All of this saddened me as I retraced my steps, watched as a young man walked along the railroad tracks, backpack strapped on, county music blaring. This should be a place of peace. Not only noise-wise, but also mentally. I pictured picnic tables near a footbridge devoid of menacing messages. I pictured a beautiful natural setting where I could bring my grandchildren. But, in reality, I understood that those tables would only be defaced, maybe even burned.

The beautiful Straight River, which winds past Teepee Tonka Park and River Bend Nature Center. Minnesota Prairie Roots copyrighted photo.

This could be so much. A respite. Water and woods converging. River flowing with history. Images of men hard at work tunneling into a 60-foot high hill. I could envision all of that…the possibilities beyond that which I’d seen.

© Copyright 2021 Audrey Kletscher Helbling

 

Among the wildflowers in Kaplan’s Woods May 5, 2021

Spring wildflowers at Kaplan’s Woods. Minnesota Prairie Roots photo.

FLOWERS OF SPRING EMERGE in the woods. Among layers of dried leaves. Among fallen limbs. Sometimes blanketing hillsides.

White trout lilies. Minnesota Prairie Roots photo.
A mass of white trout lilies in the woods. Minnesota Prairie Roots photo.
An unidentified, by me, wildflower cluster. Minnesota Prairie Roots photo.

Saturday morning, as Randy and I hiked through Kaplan’s Woods Park in Owatonna, I found myself searching the edges of the wood chip covered trails for wildflowers.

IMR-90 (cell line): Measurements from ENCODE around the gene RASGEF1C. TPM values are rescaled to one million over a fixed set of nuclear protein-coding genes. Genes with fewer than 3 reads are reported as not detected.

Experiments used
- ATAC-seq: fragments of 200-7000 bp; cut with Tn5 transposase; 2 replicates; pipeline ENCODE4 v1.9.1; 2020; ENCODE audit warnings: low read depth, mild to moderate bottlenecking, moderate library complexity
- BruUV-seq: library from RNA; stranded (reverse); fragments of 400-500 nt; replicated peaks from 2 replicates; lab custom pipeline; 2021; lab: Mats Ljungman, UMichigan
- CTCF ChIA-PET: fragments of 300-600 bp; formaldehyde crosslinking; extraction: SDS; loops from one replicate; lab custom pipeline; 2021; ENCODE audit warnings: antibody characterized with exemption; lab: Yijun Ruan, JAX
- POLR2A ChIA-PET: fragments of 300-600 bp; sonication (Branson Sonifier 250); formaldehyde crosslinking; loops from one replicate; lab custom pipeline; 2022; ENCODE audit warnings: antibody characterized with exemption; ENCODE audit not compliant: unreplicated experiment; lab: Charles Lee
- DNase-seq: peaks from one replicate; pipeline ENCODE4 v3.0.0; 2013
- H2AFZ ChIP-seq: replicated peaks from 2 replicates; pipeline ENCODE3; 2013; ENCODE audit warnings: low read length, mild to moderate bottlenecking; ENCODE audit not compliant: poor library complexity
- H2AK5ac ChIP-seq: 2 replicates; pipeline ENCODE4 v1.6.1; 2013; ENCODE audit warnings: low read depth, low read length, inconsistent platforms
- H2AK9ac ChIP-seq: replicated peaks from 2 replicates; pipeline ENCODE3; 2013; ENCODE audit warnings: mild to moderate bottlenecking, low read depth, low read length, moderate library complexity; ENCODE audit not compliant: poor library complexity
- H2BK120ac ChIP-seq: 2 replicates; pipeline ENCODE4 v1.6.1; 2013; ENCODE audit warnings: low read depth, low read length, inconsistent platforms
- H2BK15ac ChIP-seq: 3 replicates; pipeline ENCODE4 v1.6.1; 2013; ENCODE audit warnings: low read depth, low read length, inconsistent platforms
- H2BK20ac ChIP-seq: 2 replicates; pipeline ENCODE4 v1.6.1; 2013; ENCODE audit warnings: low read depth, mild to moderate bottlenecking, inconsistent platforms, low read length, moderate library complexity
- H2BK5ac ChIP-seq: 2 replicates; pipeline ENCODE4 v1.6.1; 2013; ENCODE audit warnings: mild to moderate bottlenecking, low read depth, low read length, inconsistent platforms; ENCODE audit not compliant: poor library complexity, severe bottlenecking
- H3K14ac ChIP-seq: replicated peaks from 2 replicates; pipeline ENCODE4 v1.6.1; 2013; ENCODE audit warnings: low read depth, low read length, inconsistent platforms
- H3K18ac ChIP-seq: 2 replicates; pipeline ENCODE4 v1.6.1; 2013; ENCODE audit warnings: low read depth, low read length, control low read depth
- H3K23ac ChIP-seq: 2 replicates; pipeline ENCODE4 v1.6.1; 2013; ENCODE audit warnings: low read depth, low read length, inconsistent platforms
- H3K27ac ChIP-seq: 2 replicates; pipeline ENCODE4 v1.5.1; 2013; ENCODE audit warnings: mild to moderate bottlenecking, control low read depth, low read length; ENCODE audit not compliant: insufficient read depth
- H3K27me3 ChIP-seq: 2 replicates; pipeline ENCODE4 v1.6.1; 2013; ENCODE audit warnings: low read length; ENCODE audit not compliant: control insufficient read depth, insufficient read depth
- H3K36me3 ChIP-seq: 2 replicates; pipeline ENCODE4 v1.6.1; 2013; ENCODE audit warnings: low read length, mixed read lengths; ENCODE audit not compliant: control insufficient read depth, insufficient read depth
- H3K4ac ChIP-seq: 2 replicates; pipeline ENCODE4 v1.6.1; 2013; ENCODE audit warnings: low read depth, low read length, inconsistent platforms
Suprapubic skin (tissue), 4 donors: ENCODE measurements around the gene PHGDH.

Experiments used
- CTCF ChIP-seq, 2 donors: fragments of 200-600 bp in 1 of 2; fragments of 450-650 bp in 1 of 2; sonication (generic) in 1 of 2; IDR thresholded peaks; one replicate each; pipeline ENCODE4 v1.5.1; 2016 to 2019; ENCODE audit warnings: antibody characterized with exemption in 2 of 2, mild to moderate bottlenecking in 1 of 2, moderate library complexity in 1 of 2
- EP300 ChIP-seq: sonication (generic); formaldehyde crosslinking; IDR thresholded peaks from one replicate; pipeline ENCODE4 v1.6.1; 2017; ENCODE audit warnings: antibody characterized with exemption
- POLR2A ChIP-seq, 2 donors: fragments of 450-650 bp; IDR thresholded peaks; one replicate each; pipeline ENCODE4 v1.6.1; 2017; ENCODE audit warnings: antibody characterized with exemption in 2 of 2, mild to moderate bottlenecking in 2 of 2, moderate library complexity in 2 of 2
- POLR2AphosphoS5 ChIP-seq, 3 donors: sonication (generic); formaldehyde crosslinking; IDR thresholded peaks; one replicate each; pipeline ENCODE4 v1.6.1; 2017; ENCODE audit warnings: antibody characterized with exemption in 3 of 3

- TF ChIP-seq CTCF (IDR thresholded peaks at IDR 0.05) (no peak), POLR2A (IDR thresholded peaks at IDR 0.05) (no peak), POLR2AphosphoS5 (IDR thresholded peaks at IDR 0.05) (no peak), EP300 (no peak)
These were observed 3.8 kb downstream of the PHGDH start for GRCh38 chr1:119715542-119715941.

A sign inside the woods details the Parkway. Minnesota Prairie Roots photo.
I love this foot bridge which crosses the creek and leads into the woods. Minnesota Prairie Roots photo.
Near the creek, this solo boulder seems out of place in the woods. Minnesota Prairie Roots photo.

This time of year, especially, I crave flowers. They represent the shifting of seasons, of plant life erupting as the landscape transforms.

Dainty violets are among the spring wildflowers. Minnesota Prairie Roots photo.
The largest of the wildflowers I saw. Can anyone identify these? Minnesota Prairie Roots photo.
The brightest of the flowers I spotted, this one also unknown to me. Minnesota Prairie Roots photo.

Green begins to fill the woods, accented by bursts of violet and yellow and white hugging the earth. Low to the ground, easily missed if you focus only on the trail ahead.

Low water. Minnesota Prairie Roots photo.

We have walked Kaplan’s only a few times and this visit I noticed the low water level of the creek that winds through the woods.

Hillside wildflowers. Minnesota Prairie Roots photo.